Google Play system updates: Google Play system updates were introduced with Android 10 as part of Project Mainline. Their main benefit is to increase the modularity and granularity of platform subsystems within Android so we can update core OS components without needing a full OTA update from your phone manufacturer. Earlier this year, thanks to Project Mainline, we were able to quickly fix a critical vulnerability in the media decoding subsystem. Android 11 adds new modules, and maintains the security properties of existing ones. For example, Conscrypt, which provides cryptographic primitives, maintained its FIPS validation in Android 11 as well.
BiometricPrompt API: Developers can now use the BiometricPrompt API to specify the biometric authenticator strength required by their app to unlock or access sensitive parts of the app. We are planning to add this to the Jetpack Biometric library to allow for backward compatibility and will share further updates on this work as it progresses.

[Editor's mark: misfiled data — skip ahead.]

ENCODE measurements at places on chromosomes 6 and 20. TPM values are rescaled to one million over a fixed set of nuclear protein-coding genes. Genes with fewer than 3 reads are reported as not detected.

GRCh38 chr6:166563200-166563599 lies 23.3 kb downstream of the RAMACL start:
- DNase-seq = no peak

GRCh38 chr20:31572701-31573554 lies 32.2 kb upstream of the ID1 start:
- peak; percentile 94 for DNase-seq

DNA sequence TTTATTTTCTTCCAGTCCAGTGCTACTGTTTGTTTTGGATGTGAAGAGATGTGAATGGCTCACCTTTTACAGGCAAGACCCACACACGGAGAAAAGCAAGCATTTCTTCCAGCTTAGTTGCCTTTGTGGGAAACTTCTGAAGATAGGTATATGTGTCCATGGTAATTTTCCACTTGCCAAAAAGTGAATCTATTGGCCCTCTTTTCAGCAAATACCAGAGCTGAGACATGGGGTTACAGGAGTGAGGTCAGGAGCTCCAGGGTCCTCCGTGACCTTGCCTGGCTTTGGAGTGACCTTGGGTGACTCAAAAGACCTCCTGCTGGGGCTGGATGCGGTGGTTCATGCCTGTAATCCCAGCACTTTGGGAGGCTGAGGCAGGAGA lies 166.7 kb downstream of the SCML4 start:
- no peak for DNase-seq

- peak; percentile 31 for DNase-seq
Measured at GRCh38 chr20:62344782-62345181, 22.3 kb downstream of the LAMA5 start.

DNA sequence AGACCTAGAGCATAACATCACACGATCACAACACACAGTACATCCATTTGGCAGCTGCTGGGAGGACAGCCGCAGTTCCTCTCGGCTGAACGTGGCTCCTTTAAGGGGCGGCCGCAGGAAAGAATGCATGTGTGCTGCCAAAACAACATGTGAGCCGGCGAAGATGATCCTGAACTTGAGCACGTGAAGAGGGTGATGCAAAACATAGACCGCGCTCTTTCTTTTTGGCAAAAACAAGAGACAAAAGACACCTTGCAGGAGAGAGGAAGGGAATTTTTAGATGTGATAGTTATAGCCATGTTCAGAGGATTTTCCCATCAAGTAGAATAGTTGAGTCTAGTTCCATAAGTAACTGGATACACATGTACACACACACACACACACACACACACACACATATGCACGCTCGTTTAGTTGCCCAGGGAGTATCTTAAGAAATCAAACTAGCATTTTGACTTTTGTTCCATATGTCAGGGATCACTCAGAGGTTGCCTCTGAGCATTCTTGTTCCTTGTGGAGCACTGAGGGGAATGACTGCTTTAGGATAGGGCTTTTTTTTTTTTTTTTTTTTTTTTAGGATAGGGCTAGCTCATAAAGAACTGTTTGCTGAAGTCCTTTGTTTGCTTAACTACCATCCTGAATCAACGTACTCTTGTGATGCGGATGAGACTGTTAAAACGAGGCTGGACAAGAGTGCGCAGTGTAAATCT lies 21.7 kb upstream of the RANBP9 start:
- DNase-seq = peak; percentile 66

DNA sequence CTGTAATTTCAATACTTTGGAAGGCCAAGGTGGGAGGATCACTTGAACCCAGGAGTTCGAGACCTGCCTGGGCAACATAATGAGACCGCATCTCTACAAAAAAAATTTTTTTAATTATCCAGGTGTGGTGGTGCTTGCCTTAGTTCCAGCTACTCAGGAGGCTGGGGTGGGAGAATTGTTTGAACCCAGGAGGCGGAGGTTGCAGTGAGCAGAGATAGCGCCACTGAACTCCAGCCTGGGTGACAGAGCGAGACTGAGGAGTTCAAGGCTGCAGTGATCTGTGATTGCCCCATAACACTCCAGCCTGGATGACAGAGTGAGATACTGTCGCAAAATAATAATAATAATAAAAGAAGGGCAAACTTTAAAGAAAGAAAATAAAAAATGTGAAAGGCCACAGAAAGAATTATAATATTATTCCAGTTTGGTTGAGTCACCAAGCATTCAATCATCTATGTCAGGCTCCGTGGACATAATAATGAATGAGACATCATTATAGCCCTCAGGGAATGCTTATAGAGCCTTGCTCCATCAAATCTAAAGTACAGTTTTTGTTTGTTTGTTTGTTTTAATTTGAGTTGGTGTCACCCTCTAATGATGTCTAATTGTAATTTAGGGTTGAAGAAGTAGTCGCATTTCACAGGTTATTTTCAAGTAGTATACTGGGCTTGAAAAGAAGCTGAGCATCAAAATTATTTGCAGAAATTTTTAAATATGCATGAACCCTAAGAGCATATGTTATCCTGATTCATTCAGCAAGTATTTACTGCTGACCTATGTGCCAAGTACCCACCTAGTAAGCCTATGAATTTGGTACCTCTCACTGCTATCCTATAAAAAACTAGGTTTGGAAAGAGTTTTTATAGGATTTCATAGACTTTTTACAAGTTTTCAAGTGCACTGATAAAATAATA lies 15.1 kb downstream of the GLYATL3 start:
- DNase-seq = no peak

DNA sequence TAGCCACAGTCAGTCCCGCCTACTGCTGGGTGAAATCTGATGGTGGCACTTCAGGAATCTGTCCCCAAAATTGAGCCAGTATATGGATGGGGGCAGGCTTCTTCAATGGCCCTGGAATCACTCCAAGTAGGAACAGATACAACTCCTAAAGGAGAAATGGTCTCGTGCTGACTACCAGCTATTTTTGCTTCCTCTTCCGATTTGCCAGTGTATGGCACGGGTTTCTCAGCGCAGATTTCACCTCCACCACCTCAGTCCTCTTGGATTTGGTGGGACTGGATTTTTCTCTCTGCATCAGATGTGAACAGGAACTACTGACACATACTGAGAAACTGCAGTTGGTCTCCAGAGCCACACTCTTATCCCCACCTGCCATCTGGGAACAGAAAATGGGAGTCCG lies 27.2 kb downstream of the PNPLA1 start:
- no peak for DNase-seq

Identity Credential API: This will unlock new use cases such as mobile drivers licences, National ID, and Digital ID. It’s being built by our security team to ensure this information is stored safely, using security hardware to secure and control access to the data, in a way that enhances user privacy as compared to traditional physical documents. We’re working with various government agencies and industry partners to make sure that Android 11 is ready for such digital-first identity experiences.
Thank you for your flexibility and feedback as we continue to build an increasingly more private and secure platform. You can learn about more features in the Android 11 Beta developer site. You can also learn about general best practices related to privacy and security.
You can find the entire playlist of #11WeeksOfAndroid video content here, and learn more about each week here. We’ll continue to spotlight new areas each week, so keep an eye out and follow us on Twitter and YouTube. Thanks so much for letting us be a part of this experience with you!